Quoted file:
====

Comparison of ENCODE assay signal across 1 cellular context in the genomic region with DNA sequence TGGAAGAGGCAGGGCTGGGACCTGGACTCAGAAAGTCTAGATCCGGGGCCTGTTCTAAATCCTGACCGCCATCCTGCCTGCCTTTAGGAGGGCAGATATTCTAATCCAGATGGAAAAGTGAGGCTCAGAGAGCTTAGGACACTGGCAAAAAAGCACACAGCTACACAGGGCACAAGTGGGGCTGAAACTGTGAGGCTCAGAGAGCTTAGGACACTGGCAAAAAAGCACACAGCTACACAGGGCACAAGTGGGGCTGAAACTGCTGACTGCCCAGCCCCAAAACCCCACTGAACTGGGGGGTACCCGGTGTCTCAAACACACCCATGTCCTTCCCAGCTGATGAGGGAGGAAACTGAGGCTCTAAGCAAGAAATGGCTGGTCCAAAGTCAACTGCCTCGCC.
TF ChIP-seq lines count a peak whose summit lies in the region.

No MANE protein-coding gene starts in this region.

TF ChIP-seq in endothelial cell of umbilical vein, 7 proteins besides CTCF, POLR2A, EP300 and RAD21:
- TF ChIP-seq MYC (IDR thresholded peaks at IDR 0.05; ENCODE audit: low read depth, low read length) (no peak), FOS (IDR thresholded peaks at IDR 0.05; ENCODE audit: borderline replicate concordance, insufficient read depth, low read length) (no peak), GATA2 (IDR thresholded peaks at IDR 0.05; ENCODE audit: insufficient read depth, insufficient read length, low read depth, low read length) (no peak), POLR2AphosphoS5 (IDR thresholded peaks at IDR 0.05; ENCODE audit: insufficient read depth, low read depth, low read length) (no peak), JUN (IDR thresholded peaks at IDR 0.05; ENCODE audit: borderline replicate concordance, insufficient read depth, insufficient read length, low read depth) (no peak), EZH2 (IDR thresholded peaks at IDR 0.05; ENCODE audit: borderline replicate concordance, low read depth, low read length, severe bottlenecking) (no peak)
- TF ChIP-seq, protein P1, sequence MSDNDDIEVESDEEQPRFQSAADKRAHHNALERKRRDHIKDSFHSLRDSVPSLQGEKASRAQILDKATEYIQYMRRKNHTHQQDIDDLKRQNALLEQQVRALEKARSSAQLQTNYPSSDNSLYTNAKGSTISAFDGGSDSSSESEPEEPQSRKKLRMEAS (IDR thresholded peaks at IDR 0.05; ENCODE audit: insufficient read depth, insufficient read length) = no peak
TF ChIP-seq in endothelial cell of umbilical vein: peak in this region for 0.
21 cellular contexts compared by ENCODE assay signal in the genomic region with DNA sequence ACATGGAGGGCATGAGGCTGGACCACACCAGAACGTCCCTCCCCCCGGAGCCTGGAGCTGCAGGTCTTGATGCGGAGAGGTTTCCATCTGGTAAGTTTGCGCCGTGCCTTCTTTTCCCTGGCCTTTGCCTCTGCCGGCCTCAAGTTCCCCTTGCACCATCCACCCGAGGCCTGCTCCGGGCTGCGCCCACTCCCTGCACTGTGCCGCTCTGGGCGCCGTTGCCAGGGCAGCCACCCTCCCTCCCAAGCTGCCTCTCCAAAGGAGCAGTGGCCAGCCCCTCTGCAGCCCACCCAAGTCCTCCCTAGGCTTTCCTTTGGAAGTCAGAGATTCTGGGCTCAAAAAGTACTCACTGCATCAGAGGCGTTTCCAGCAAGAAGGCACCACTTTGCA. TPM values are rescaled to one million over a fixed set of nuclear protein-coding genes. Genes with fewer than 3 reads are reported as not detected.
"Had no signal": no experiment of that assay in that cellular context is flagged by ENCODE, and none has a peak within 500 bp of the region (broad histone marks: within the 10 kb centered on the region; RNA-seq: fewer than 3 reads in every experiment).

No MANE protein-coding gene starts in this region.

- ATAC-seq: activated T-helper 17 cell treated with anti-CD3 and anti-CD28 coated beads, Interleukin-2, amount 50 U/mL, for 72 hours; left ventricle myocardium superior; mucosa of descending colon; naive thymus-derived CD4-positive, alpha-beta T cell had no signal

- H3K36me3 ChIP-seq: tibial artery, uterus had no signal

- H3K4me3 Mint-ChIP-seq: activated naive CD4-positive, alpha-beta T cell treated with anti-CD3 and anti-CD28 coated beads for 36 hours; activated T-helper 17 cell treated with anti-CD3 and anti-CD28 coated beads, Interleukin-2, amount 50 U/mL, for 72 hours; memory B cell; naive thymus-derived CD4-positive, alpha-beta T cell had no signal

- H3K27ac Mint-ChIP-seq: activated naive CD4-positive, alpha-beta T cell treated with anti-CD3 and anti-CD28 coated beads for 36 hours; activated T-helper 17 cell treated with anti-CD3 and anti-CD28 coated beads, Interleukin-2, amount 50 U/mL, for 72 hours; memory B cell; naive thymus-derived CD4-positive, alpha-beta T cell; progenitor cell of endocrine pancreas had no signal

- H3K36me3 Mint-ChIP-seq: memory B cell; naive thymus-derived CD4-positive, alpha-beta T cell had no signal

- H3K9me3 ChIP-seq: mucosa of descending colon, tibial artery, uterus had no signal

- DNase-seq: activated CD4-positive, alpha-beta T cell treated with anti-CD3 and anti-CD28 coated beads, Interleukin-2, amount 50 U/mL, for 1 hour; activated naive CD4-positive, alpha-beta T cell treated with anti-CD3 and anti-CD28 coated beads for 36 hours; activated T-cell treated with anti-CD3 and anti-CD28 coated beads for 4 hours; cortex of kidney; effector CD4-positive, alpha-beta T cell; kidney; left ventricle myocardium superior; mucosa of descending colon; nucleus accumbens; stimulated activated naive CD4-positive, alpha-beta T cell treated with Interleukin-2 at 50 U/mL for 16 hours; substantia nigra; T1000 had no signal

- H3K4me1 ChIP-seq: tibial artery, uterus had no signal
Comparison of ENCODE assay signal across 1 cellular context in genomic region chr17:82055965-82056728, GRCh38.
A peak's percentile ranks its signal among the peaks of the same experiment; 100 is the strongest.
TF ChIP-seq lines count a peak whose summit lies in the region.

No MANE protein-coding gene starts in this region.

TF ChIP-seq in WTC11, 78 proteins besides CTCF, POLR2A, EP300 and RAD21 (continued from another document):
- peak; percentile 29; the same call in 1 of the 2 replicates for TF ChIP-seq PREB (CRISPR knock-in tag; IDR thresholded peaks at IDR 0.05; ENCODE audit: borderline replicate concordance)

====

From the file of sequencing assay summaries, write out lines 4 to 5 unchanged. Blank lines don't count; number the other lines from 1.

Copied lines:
TF ChIP-seq in endothelial cell of umbilical vein, 7 proteins besides CTCF, POLR2A, EP300 and RAD21:
- TF ChIP-seq MYC (IDR thresholded peaks at IDR 0.05; ENCODE audit: low read depth, low read length) (no peak), FOS (IDR thresholded peaks at IDR 0.05; ENCODE audit: borderline replicate concordance, insufficient read depth, low read length) (no peak), GATA2 (IDR thresholded peaks at IDR 0.05; ENCODE audit: insufficient read depth, insufficient read length, low read depth, low read length) (no peak), POLR2AphosphoS5 (IDR thresholded peaks at IDR 0.05; ENCODE audit: insufficient read depth, low read depth, low read length) (no peak), JUN (IDR thresholded peaks at IDR 0.05; ENCODE audit: borderline replicate concordance, insufficient read depth, insufficient read length, low read depth) (no peak), EZH2 (IDR thresholded peaks at IDR 0.05; ENCODE audit: borderline replicate concordance, low read depth, low read length, severe bottlenecking) (no peak)